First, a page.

Of note, targeting antigens to different subsets of APCs could lead to a differential class switching. Our preliminary data indicate that among the myeloid APCs generated from monocytes, DCs preferentially induce IgG-producing cells, whereas type 2 macrophages (M2) preferentially promote IgA-producing cells (Xu et al., unpublished). The mechanism of APC subset-mediated preferential class switching remains to be explored further. It will lead to a better understanding of vaccine design when a unique Ig subclass response is needed.
The past decade has witnessed the important roles of DCs and macrophages in educating B cell activation, proliferation, and differentiation toward PCs. These APC subsets residing at distinct organs might be equipped different sentinels to initiate the prompt humoral response. For example, the subcapsular sinus macrophages, which form a thick lining beneath the capsular in the lymph node, represent the prime APCs to deliver combined signals to naïve B cells for priming. As compared to DC-targeted vaccines for T cell immunity that are applied for more than a decade (91), we are just beginning to design APC-targeted vaccines aiming at enhance antibody responses. As such, various studies have helped our understandings that the interplay of several distinct factors needs to be considered (1) selection of APC subsets as the target cells; (2) selection of appropriate surface receptors as the antibody target; (3) selection of adjuvant.
Conflict of Interest Statement
The authors declare that the research was conducted in the absence of any commercial or financial relationships that could be construed as a potential conflict of interest.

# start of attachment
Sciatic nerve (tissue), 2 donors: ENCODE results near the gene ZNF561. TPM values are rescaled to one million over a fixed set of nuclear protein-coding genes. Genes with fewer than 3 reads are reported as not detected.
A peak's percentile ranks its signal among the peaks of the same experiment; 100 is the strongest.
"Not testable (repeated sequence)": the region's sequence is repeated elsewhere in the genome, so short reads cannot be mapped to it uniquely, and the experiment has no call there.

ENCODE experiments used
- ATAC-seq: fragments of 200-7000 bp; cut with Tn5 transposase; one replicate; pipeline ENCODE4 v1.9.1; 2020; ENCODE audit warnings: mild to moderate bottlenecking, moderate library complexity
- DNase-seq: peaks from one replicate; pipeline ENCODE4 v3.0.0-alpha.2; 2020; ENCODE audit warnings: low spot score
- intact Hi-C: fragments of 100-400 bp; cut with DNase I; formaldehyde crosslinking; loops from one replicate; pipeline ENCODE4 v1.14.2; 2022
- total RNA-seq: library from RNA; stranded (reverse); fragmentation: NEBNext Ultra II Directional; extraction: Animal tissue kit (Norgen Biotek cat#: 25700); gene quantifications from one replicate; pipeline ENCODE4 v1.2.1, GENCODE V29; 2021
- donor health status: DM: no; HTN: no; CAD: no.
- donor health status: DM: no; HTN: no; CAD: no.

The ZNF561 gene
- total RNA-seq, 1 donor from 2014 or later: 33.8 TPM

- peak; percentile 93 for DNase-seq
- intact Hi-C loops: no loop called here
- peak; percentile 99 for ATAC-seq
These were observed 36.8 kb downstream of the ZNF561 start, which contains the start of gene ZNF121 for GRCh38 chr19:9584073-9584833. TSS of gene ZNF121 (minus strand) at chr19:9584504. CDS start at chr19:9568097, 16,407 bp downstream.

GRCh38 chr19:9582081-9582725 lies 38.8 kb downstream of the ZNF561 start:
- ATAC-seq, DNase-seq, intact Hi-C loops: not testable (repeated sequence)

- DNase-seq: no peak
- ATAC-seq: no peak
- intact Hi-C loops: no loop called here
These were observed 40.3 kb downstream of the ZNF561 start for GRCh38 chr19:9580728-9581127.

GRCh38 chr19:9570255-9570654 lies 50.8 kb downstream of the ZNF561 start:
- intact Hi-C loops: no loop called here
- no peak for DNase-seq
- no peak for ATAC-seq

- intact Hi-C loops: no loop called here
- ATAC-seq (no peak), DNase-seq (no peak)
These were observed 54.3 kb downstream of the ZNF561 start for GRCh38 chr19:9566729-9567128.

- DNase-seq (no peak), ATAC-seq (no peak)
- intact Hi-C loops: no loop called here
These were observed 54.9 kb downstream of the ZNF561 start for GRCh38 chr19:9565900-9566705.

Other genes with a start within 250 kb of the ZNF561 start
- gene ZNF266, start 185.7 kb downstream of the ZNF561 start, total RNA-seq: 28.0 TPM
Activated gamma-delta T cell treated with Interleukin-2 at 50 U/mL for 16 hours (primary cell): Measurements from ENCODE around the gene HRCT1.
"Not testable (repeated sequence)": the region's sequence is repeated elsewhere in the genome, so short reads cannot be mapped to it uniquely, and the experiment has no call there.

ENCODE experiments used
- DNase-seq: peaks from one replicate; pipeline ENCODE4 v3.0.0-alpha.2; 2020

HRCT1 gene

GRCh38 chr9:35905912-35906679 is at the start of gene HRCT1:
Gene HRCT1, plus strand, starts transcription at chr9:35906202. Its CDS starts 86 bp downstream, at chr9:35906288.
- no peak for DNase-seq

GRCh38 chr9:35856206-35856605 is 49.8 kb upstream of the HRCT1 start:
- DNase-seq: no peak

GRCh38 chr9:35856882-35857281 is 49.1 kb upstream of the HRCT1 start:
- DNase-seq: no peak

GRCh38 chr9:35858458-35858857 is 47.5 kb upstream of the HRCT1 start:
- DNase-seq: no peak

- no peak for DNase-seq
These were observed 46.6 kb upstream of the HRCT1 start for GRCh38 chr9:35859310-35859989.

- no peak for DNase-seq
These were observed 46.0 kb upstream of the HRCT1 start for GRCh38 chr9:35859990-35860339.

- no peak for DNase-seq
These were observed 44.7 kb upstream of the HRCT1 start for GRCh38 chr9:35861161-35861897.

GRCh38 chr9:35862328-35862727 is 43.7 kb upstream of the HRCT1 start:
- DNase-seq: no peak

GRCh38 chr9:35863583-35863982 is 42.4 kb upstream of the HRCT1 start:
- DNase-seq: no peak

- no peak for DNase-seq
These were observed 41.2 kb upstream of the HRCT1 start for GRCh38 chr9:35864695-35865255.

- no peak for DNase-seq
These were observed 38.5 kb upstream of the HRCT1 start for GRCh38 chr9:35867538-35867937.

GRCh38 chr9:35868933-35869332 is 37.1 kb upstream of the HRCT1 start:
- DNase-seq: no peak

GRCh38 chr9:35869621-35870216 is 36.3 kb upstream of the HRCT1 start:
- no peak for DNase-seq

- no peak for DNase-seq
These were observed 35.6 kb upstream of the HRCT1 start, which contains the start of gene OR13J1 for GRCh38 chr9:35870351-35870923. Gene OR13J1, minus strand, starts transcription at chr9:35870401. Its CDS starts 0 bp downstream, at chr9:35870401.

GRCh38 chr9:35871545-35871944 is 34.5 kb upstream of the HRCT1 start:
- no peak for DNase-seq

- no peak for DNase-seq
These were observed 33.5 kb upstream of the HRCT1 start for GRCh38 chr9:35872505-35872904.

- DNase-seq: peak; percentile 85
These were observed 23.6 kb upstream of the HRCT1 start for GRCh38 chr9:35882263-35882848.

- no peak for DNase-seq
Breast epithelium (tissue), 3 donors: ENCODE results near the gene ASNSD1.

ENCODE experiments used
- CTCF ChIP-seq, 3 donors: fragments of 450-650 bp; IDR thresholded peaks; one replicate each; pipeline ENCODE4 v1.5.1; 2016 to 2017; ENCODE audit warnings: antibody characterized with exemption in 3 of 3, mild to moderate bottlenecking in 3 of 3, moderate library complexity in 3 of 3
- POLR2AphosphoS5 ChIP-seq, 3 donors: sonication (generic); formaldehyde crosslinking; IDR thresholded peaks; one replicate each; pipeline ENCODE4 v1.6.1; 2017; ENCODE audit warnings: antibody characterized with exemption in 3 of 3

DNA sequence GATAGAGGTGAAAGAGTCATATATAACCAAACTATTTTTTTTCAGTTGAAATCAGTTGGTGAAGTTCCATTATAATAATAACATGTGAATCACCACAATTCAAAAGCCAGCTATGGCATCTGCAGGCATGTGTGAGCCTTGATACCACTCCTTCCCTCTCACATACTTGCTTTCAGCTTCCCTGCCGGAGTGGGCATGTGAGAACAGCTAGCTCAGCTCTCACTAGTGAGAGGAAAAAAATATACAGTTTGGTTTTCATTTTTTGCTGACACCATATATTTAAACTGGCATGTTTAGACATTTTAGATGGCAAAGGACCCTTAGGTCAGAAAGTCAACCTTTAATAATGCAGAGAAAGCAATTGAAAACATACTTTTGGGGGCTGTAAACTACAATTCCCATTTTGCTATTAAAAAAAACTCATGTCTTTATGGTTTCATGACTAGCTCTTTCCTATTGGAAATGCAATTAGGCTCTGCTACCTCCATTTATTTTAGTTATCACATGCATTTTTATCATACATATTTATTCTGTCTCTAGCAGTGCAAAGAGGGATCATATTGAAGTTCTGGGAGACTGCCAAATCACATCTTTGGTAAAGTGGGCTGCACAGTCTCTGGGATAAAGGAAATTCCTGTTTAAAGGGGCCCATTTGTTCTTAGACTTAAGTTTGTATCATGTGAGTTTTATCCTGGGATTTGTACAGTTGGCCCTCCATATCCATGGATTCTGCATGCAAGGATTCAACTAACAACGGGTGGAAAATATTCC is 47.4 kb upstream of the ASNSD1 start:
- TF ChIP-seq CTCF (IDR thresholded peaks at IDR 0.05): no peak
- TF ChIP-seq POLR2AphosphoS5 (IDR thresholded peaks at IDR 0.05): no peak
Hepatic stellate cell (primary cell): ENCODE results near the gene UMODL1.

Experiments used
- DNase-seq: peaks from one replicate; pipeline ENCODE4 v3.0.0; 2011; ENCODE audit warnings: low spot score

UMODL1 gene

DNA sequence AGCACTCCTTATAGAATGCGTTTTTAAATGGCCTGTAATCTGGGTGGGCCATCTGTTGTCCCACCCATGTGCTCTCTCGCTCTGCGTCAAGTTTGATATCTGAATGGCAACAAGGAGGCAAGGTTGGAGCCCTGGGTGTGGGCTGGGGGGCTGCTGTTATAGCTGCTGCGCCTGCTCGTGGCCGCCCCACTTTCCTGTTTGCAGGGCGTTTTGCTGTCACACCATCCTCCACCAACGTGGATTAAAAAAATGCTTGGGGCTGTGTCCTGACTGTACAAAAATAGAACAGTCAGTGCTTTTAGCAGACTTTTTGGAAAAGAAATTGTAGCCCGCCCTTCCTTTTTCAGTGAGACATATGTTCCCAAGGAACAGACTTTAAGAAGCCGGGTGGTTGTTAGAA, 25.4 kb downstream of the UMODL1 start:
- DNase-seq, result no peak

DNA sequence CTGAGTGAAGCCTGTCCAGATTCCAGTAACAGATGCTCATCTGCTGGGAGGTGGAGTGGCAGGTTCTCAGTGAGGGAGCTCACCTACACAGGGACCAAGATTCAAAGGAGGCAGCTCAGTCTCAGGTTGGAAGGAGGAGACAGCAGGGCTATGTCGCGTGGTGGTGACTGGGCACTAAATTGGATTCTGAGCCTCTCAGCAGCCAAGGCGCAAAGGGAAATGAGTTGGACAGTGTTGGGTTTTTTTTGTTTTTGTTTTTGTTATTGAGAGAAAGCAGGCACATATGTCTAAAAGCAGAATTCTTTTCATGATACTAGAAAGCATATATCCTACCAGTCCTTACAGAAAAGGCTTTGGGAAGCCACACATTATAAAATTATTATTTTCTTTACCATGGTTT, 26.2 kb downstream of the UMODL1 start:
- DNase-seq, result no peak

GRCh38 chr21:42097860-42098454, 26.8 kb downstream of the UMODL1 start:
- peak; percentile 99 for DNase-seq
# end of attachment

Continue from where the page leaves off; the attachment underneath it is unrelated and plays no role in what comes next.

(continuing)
The authors thank Katarina Kreymborg, Caroline Waltzinger, and Claire Dunn for critical reading of this manuscript. Wei Xu is a full-time employe of Hoffmann-La Roche Ltd. in the Switzerland.
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Keywords: plasma cells, antigen presenting cells, macrophages, dendritic cells, B cells
Citation: Xu W and Banchereau J (2014) The antigen presenting cells instruct plasma cell differentiation. Front. Immunol. 4:504. doi: 10.3389/fimmu.2013.00504
Received: 24 October 2013; Accepted: 20 December 2013;
Published online: 06 January 2014.
Edited by:Catherine Pellat-Deceunynck, Centre National de la Recherche Scientifique, France
Reviewed by:Laurence Morel, University of Florida, USA
Paulo Vieira, Institut Pasteur de Paris, France
Gaetan Jego, University of Burgundy, France
Copyright: © 2014 Xu and Banchereau. This is an open-access article distributed under the terms of the Creative Commons Attribution License (CC BY). The use, distribution or reproduction in other forums is permitted, provided the original author(s) or licensor are credited and that the original publication in this journal is cited, in accordance with accepted academic practice. No use, distribution or reproduction is permitted which does not comply with these terms.
*Correspondence: Wei Xu, Human Immunology Unit, Pharma Research and Early Development, Hoffmann-La Roche Ltd., Roche Glycart AG, Wagistrasse 18, Schlieren 8952, Switzerland e-mail: firstname.lastname@example.org